New images: Grand Teton National Park in winter
Jackson Hole airport provides a convenient access to Grand Teton National Park. One would be hard pressed to find a closer an airport closer to a National Park, since for some reason Jackson Hole airport is within the boundaries of the park ! Without yet a replacement for my totaled trusty Subaru, I chose to fly rather than drive for days in winter conditions.
Arriving in the evening, I was disappointed to notice that Thrifty had no counter in the airport. I was told to look for their shuttle. After waiting more than fifteen minutes, I tried to call them on the courtesy phone. All I got was an answering machine, with options to connect to offices in different states. I was tempted to accept a taxi ride to my motel in town , and in the morning walk to the Thrifty office, but then I noticed that the night was clear, and remembered that snow was forecast for the next days. I rented a car from another (pricier) company and went to bed quite late.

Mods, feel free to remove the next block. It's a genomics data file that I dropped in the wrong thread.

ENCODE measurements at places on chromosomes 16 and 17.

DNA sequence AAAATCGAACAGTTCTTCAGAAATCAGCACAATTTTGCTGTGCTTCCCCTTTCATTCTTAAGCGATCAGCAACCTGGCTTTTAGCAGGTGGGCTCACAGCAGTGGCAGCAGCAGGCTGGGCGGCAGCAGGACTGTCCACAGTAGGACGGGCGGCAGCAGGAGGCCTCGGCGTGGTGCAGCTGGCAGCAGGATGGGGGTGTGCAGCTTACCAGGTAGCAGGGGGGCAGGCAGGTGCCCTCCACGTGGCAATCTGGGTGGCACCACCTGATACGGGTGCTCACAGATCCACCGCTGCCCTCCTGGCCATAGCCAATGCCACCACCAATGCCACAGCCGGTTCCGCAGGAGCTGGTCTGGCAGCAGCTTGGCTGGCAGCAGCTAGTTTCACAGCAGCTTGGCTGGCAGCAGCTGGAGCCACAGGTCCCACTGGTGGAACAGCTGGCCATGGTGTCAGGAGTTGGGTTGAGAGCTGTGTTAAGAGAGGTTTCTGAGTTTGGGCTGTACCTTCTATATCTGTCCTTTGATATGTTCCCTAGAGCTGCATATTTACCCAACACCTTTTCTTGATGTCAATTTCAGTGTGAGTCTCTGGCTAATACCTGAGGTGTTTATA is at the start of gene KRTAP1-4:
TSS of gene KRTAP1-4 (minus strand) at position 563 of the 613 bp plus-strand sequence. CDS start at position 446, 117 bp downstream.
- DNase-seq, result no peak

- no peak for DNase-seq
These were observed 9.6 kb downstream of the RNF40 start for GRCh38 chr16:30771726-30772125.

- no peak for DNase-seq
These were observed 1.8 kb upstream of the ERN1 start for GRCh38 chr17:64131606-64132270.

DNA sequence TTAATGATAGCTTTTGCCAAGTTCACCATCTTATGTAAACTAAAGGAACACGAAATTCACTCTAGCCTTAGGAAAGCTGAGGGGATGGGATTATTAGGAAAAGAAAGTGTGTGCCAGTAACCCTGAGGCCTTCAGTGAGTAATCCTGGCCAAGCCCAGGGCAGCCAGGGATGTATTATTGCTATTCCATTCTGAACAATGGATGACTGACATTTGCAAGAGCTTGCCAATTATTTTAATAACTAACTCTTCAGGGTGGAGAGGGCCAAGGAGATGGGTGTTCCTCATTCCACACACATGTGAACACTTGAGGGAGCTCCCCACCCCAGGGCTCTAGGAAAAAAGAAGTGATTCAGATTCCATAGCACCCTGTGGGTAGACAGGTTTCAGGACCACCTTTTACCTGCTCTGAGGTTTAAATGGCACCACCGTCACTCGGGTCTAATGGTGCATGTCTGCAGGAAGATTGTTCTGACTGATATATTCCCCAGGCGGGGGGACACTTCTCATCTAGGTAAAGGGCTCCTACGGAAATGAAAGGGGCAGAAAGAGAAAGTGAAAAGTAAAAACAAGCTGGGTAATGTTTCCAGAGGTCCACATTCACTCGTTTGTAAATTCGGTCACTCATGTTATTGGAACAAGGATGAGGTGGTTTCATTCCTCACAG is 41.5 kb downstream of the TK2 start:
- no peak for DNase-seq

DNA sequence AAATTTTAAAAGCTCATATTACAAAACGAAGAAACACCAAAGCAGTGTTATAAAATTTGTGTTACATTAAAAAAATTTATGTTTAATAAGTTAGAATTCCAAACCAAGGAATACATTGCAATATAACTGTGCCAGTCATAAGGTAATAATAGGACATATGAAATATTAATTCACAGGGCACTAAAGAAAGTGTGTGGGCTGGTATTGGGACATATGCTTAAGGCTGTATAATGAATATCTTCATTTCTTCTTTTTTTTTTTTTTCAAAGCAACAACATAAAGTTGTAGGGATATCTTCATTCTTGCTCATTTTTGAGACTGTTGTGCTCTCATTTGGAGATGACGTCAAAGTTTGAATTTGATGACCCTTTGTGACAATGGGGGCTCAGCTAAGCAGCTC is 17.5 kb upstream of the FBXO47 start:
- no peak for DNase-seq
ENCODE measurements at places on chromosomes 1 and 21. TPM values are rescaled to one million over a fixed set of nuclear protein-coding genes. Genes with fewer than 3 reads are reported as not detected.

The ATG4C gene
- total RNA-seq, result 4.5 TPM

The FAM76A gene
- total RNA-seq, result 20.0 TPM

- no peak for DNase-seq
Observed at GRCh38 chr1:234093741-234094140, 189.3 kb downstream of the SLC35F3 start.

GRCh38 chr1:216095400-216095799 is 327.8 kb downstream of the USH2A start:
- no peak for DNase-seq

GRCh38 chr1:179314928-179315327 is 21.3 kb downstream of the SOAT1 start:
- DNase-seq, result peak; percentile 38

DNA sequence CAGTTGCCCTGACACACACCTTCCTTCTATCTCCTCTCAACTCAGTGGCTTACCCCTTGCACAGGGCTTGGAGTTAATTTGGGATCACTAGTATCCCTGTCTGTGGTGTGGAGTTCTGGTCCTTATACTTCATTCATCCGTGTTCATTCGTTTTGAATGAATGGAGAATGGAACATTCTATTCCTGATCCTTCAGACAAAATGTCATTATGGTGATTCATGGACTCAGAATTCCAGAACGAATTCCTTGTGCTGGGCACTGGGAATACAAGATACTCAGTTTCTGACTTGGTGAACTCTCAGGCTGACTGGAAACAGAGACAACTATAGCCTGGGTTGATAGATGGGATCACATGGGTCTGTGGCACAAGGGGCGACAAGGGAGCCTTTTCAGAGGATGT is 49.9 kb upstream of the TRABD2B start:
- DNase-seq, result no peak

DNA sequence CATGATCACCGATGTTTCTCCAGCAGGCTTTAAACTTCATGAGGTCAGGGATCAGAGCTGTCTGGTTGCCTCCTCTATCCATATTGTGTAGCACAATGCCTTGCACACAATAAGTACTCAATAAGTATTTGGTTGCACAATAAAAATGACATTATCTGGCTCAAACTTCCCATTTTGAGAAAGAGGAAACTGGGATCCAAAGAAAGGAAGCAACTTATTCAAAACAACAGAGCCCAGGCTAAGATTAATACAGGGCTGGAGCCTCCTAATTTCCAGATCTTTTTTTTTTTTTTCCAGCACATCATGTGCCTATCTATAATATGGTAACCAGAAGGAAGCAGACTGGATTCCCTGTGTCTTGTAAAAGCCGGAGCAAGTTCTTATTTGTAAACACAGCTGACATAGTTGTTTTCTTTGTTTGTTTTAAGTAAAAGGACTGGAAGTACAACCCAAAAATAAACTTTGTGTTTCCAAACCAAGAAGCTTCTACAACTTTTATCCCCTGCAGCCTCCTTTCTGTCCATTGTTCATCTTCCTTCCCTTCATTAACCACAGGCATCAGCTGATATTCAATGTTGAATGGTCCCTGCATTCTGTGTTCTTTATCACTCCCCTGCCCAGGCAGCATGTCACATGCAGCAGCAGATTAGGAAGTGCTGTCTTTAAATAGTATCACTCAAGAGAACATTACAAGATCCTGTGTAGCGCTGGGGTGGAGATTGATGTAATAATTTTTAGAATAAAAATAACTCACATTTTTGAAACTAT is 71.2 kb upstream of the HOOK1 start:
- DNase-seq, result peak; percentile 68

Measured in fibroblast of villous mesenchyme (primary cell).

The next morning, I nevertheless woke up an hour before sunrise. I was glad I didn’t skip this sunrise session, for despite staying there for a week, this was the last time I would see the Grand Teton.
That morning was the last of a spell of unusually warm weather (that unfortunately had melted snow from trees). By the evening, winter was back in force, with a snow blizzard blanketing the streets of Jackson in less than a quarter of an hour. For the rest of my stay, it would snow almost every day, with relentless winds that chilled me to the bone.
With the mountain out of sight, I found plenty of other subjects (see more images of Grand Teton in winter), mostly trees and hills, but also man-made elements of the landscape.
Those subjects forced me to somehow change my usual way of seeing. Because I had to rely so much on line rather than texture, and because each element of the image became so more important, I could rarely find wide-angle compositions that were well balanced. As a result, I found myself trying to photograph more minimal and intimate landscapes, seeking tighter compositions than I usually do. Do they look any different to you ?